β-Myosin Heavy Chain in Smaller Myocytes (p 629)
A classic hypertrophy-associated protein might in fact be antihypertrophic, say Lopez et al.
The β-myosin heavy chain protein (β-MyHC) is expressed in myocytes of the fetus, but after birth it is largely replaced by α-MyHC. During periods of cardiac hypertrophy, however, β-MyHC is once again activated. It was thought that this reactivation was part of the pathological process, but Lopez et al have now discovered that cardiac myocytes expressing β-MyHC do not undergo hypertrophy. The team analyzed between 10 000 and 20 000 cardiomyocytes from several hypertrophic mouse hearts and found that while in comparison with normal hearts, the number of cells expressing β-MyHC went up, these cells remained small. It was the cells that did not express β-MyHC that grew. All cells continued to express α-MyHC, so it appears to be the presence of β-MyHC rather than a switch from α-MyHC to β-MyHC that prevented cell growth. The team also found that β-MyHC expressing cells tended to be located in particular regions of the heart, including the papillary muscle, perivascular regions, and the base of the junction between left and right ventricles. Additional characterization of these β-MyHC expressing cells might help reveal how they avoid hypertrophy, and could offer clues for future antihypertrophic therapies.
SIRT1 Protects Endothelial Function (p 639)
Zhou et al suggest a possible means for improving vascular function and prolonging life.
Mice that lack a signal transduction protein, p66Shc, are protected against atherosclerosis and diabetes-related vascular endothelial dysfunction. As a result, they enjoy a longer lifespan. Similarly, mice that over-express the chromatin remodeling protein SIRT1 also suffer less atherosclerosis and have better endothelial function. Zhou et al decided to see whether these 2 lifespan-controlling proteins somehow interact with one another. It turns out, they do. One clue was that in the aortas of diabetic mice, SIRT1 levels were decreased and p66Shc levels increased, while in the aortas of calorie-restricted mice – which have longer lifespans – SIRT1 was increased and p66Shc decreased. The team then showed that inhibition of SIRT1 in cultured vascular endothelial cells increased p66Shc expression. Conversely, over-expression of SIRT1, both in cultured cells and in vivo, decreased p66Shc expression. Finally the team confirmed that SIRT1 directly bound to the promoter region of the p66Shc gene and modified its chromatin to repress transcription. The authors suggest that this SIRT1-p66Shc interaction may be a novel therapeutic target for combating diabetes- and age-related cardiovascular disease.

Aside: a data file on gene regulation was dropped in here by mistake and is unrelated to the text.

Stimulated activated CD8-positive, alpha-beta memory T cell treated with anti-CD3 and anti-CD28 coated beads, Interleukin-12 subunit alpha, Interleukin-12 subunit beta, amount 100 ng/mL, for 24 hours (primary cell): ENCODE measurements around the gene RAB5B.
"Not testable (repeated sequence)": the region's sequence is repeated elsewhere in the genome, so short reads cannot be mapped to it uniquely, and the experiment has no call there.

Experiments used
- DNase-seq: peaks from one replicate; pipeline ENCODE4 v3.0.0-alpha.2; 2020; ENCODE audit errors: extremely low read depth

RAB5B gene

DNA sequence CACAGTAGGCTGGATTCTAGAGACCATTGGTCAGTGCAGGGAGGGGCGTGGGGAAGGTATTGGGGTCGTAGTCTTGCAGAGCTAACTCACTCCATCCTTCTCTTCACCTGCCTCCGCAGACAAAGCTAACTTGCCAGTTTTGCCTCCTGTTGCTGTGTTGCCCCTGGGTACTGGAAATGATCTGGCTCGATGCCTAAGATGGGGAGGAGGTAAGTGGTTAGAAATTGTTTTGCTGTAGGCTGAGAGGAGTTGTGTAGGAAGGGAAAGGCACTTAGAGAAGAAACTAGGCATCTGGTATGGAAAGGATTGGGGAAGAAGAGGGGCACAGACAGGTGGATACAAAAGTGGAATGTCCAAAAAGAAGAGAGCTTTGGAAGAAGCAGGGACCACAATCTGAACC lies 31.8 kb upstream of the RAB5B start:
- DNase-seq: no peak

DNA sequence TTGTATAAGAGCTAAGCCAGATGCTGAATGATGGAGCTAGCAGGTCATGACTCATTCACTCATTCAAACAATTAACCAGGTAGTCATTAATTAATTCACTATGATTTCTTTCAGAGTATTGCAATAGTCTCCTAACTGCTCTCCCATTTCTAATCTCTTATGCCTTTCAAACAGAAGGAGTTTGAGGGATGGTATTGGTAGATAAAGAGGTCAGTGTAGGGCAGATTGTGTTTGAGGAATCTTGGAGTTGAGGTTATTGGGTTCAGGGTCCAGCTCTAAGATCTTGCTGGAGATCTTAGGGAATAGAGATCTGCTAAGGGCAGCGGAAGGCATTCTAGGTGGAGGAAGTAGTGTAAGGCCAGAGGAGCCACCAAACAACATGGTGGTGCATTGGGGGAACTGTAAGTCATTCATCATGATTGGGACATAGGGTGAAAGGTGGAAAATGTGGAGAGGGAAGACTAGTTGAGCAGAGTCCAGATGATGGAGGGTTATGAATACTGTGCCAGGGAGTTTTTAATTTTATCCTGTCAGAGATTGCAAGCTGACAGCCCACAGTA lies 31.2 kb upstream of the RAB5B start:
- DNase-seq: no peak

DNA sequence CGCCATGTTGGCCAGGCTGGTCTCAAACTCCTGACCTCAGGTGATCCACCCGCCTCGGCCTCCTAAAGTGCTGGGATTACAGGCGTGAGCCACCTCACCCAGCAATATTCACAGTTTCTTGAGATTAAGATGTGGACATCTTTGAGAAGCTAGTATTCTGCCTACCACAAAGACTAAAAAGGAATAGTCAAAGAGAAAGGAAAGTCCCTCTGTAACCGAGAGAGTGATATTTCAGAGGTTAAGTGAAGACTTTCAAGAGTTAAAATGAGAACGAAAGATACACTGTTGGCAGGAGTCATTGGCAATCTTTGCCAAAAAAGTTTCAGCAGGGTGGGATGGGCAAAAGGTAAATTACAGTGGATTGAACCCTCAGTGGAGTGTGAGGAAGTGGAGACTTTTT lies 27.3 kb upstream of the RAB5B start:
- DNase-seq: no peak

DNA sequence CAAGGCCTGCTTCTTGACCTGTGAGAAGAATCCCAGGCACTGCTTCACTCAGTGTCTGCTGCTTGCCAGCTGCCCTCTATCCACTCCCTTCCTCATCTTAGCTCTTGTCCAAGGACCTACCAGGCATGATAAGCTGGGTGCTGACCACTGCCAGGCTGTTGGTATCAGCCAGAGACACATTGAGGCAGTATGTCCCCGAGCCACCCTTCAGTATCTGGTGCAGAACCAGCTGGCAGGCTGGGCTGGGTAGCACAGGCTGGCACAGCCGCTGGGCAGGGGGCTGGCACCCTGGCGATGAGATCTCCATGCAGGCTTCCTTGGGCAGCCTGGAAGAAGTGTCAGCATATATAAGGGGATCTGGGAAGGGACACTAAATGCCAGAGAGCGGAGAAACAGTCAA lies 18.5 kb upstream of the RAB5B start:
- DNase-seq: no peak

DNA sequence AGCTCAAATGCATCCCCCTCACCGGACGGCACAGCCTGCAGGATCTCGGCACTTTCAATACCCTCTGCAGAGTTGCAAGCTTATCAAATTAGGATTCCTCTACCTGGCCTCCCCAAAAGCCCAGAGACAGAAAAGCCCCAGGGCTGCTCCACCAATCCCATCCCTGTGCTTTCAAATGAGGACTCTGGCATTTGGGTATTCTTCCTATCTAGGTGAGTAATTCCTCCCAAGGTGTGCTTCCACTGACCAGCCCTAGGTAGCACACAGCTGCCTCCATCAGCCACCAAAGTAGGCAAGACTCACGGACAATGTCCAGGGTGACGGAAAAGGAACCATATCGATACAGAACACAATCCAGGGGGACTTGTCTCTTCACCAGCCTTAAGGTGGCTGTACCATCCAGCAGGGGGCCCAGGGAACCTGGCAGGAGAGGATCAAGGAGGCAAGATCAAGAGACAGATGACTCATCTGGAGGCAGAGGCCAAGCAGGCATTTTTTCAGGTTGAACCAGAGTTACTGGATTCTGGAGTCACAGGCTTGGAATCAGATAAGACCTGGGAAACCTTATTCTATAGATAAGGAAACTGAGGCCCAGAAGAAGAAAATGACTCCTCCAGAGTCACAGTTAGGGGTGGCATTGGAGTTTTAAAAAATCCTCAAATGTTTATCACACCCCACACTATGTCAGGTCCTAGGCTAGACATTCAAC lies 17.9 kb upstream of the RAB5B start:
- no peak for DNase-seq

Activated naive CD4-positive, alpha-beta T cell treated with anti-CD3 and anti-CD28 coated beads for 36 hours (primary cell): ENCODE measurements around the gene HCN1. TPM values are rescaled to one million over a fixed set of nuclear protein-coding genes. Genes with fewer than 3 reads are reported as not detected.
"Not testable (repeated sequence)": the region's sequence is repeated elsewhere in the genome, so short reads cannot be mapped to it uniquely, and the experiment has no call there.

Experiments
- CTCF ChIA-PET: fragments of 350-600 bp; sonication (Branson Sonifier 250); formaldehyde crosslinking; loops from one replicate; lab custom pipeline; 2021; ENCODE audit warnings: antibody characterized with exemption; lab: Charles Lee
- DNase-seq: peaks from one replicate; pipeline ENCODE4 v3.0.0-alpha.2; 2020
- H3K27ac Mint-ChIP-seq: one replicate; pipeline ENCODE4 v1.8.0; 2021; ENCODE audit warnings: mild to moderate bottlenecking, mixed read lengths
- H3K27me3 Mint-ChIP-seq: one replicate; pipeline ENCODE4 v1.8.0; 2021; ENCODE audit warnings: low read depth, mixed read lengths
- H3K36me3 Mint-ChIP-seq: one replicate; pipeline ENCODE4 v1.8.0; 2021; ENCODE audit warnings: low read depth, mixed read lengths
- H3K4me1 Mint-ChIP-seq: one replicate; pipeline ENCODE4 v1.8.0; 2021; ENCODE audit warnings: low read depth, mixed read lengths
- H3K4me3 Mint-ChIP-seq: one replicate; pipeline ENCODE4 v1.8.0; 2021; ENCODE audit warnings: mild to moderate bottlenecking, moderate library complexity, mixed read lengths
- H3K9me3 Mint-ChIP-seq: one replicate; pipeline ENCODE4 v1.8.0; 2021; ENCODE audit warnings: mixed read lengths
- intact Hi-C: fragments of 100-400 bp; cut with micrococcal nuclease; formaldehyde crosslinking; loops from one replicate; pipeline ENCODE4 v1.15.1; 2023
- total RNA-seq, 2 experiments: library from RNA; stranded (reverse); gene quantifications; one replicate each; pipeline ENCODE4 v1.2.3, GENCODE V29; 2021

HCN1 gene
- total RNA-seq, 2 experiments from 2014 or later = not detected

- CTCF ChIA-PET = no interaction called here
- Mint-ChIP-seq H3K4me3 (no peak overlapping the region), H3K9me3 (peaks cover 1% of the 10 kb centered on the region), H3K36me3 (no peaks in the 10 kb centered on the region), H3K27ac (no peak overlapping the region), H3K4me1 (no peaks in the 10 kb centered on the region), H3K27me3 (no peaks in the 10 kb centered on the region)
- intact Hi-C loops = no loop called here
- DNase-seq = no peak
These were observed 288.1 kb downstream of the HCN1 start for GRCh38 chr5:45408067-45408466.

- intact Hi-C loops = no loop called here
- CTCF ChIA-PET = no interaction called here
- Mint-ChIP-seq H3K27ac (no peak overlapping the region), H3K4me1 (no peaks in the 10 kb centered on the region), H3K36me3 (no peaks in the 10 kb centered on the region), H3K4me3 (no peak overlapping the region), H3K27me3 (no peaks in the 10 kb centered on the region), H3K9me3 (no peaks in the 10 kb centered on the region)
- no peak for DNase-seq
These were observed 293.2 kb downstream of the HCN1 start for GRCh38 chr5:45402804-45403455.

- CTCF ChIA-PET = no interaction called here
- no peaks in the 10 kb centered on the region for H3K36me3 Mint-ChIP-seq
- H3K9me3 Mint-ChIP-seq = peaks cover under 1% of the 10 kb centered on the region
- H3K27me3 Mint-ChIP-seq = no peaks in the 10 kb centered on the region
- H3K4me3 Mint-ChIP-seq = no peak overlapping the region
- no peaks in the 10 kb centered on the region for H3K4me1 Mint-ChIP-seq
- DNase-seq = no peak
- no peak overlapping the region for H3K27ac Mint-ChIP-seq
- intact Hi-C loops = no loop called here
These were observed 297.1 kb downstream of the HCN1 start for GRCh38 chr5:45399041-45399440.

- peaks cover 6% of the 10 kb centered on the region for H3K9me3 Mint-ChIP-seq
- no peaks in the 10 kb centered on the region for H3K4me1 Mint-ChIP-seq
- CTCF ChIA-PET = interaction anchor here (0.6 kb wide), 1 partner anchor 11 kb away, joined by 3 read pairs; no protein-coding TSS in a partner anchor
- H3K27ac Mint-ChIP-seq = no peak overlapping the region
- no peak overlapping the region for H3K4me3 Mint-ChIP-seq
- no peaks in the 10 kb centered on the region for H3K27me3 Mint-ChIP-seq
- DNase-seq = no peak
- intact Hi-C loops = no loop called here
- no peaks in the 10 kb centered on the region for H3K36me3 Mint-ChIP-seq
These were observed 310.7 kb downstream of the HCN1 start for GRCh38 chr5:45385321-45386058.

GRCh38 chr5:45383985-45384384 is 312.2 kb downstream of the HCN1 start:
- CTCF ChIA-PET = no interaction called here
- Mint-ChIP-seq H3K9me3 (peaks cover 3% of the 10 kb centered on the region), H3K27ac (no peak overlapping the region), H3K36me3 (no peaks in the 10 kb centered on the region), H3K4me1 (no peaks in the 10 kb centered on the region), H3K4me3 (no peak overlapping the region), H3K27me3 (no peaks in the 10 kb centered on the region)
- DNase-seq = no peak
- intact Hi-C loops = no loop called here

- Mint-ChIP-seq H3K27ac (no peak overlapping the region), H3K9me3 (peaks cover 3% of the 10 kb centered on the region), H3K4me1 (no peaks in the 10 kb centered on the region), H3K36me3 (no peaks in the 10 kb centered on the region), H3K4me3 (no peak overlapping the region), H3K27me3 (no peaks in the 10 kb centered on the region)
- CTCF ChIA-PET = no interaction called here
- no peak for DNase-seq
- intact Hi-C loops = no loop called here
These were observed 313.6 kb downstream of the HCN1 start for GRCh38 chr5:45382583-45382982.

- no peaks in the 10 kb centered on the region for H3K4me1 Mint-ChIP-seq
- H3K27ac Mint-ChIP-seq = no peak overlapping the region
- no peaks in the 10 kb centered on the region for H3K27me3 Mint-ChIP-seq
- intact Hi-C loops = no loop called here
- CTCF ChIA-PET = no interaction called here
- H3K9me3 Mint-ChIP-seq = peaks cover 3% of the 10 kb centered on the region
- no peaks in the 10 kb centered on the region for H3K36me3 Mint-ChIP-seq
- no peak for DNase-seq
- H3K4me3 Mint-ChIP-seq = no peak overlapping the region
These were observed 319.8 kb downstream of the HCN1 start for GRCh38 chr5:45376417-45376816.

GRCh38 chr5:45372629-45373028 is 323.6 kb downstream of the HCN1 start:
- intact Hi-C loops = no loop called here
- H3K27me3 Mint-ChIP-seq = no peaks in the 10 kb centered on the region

miR-15 Family and Cardiomyocyte Proliferation (p 670)
A microRNA called miR-195 puts a stop to heart cell division, report Porrello et al
Immediately following birth, myocytes of the mammalian heart stop dividing and become terminally differentiated. This exit from the cell cycle corresponds with a loss of the regenerative capacity of the heart. Porrello et al wondered whether microRNAs (miRs) might be involved in regulating this cell cycle arrest since miRs are known to regulate a wide range of developmental processes. The team found that 71 miRs were either up or down-regulated in neonatal mouse heart cells, of which miR-195 was the most highly upregulated. mIR-195 is a member of a family of miRs that are known to regulate the cell cycle in other tissues. Here, the team showed that miR-195 regulated the cycling of cardiac myocytes. They showed that knockdown of miR-195 in neonatal mice led to an increase in the number of mitotic heart cells, while premature expression of miR-195 interfered with normal heart development. miR-195 also suppressed the expression of a number of mRNAs involved in cell cycle progression. Understanding the precise mechanism of miR-195 and other regulators of cardiac myocyte cell cycle may be useful for therapeutically prompting adult cardiac myocytes to proliferate after heart injuries, say the team.
- © 2011 American Heart Association, Inc.